John Ridgely was born on 6 September 1909 In Chicago, Illinois, USA. His birth name was John Huntington Rea. He was an American film actor who had done 175 films in his lifetime. Ridgely graduated from Stanford University before getting into movies. He had planned to enter the industry as his career goal. After performing in plays with the Pasadena Playhouse, Ridgely entered films in the 1930s. His wife was Virginia Robinson and had a son John Ridgley Rea with her.

He started his film career with "Streamline Express" released in 1935 and was always passionate about his work. During the span of 1930-1940, he appeared in about 100 films with Warner Brothers and proved his excellence. His tall and dark hair personality pleased the audience and elevated his fan following. "Submarine D-1" was his first film with the Warner Bros. released in 1937. He was believed to be one of the most versatile supporting artists, playing varied roles such as policeman, military officers, best friend, neighbor, doctor, truck driver, cab driver, reporter, and clerk.

He began his career with junior roles in movies like "White Banners", "Going Places”, “He Couldn't Say No" and "My Bill" in 1938. "King of the Underworld”, “They Made Me a Criminal”, “Secret Service of the Air" and "Dark Victory" in 1939, "They Died with Their Boots On" in 1941 and "The Man Who Came to Dinner" in 1942. Though he didn't play the lead role in his initial days, he was still an important and magic maker in the movies. He got his breakthrough as the lead in 1943 with movies like "Air Force" and "Destination Tokyo". He received top income for playing the commanding officer in Howard Hawk's "Air Force” along with John Garfield, it is based on World War II.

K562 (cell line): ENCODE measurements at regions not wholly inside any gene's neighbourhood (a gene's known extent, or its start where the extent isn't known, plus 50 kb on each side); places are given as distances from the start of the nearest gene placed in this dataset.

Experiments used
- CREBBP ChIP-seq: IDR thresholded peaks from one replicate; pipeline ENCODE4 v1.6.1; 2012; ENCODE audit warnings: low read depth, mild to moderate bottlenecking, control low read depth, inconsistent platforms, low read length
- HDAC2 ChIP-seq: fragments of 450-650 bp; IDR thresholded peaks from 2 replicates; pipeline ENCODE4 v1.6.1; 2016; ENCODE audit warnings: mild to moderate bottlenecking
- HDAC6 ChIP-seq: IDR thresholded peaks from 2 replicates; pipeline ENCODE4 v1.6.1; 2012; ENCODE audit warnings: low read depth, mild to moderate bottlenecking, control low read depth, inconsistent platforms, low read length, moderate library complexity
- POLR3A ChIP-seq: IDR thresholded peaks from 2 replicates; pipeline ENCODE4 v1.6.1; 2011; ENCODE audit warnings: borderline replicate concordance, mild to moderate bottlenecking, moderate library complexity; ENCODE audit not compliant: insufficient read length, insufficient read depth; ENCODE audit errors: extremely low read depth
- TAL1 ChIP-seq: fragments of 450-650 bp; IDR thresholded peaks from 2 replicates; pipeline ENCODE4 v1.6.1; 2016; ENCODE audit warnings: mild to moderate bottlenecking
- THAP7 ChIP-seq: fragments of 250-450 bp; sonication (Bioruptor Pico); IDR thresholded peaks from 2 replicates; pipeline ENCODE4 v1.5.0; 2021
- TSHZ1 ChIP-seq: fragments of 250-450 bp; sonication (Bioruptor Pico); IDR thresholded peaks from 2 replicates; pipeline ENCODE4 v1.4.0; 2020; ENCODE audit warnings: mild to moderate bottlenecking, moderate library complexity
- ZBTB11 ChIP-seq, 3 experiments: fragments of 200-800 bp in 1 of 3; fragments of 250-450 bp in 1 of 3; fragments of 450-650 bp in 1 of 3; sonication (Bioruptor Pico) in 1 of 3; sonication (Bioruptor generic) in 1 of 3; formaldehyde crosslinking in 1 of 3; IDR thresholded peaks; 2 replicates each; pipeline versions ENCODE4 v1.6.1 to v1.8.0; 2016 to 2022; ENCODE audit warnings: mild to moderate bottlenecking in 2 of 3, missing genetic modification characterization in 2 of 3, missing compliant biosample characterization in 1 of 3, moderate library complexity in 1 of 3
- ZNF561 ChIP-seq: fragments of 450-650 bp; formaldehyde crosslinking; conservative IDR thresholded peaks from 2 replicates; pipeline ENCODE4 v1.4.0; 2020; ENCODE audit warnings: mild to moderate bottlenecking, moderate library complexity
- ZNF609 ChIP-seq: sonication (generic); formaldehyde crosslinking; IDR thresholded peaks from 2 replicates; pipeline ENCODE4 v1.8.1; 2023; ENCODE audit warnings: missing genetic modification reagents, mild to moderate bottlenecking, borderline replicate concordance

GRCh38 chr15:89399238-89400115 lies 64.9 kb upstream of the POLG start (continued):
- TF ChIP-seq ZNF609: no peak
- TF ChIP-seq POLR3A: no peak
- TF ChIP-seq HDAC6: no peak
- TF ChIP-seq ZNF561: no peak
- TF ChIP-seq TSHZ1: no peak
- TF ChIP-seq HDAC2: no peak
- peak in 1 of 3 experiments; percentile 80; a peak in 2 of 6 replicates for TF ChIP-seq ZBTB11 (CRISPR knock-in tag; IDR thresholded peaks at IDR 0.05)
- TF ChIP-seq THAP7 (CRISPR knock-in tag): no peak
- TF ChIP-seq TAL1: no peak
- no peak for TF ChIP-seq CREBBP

Film critic Bosley Crowther called him as "refreshingly direct performer" in the New York Times film review on 4 February 1943. According to an article in February 1944, he almost faced an accident because of surprise on seeing an old woman driving a 1903 Baker Electric. Later in 1945, he acted along with John Garfield and Elena Parker as their neighbor and friend in "Pride of the Marines". In 1946, he played an intense and sensitive role of Eddie Mars, a heart patient in Bogart-directed "The Big Sleep". He even threw a party for celebrating his 19th anniversary in the film industry on 26 May 1951.